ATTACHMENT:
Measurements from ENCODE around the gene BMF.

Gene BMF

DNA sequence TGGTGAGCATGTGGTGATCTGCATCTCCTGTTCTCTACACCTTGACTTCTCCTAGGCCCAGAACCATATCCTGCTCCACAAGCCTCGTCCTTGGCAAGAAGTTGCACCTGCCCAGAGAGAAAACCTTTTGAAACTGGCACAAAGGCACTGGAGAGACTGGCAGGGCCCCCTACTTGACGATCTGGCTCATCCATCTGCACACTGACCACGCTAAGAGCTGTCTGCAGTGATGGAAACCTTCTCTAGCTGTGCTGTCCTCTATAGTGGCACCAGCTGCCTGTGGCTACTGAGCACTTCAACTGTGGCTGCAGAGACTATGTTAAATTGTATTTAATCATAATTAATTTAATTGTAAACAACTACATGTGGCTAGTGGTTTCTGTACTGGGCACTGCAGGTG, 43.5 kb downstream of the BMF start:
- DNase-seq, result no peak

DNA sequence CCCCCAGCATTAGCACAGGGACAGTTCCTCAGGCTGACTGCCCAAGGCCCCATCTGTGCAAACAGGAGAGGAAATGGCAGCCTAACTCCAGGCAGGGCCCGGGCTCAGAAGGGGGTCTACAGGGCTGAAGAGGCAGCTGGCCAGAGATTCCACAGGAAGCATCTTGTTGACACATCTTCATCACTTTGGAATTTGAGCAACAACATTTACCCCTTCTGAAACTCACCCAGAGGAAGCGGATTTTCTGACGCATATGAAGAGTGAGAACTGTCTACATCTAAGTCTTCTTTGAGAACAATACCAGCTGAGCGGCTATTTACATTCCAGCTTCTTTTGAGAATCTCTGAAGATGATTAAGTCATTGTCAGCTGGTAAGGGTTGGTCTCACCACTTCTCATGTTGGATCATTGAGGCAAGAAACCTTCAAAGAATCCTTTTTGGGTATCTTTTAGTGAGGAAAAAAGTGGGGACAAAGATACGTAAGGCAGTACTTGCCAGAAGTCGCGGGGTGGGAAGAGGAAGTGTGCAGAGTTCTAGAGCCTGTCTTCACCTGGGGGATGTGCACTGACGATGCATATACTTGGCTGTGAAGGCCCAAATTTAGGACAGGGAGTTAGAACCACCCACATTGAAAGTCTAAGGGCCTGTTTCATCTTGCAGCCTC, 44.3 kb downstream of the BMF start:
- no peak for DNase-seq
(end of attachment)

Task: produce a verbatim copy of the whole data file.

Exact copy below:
Measurements from ENCODE around the gene BMF.

Gene BMF

DNA sequence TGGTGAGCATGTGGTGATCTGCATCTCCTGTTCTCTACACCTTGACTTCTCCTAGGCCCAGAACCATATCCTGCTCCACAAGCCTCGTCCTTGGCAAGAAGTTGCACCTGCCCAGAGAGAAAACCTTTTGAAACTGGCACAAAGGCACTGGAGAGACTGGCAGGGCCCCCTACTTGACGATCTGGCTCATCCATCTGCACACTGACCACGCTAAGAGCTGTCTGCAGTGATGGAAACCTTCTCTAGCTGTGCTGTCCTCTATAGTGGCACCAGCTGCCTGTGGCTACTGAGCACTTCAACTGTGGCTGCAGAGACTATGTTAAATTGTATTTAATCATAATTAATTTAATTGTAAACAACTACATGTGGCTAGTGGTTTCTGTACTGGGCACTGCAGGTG, 43.5 kb downstream of the BMF start:
- DNase-seq, result no peak

DNA sequence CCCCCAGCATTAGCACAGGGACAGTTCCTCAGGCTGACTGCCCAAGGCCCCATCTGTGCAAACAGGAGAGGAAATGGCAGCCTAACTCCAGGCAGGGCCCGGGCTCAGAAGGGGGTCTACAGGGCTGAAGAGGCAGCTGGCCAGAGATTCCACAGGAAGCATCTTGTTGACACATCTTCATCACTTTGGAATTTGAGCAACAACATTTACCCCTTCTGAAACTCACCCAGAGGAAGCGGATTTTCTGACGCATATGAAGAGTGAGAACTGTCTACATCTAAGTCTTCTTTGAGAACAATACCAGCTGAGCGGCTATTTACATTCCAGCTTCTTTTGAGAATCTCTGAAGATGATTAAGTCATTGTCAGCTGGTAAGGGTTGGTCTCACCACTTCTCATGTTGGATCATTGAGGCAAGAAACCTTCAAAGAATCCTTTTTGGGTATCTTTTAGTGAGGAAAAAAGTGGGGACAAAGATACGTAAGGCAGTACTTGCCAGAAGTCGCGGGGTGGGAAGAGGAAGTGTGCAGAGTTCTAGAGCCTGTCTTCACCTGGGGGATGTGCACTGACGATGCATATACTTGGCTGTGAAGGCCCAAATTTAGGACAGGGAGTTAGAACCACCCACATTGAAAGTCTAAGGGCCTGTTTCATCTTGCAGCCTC, 44.3 kb downstream of the BMF start:
- no peak for DNase-seq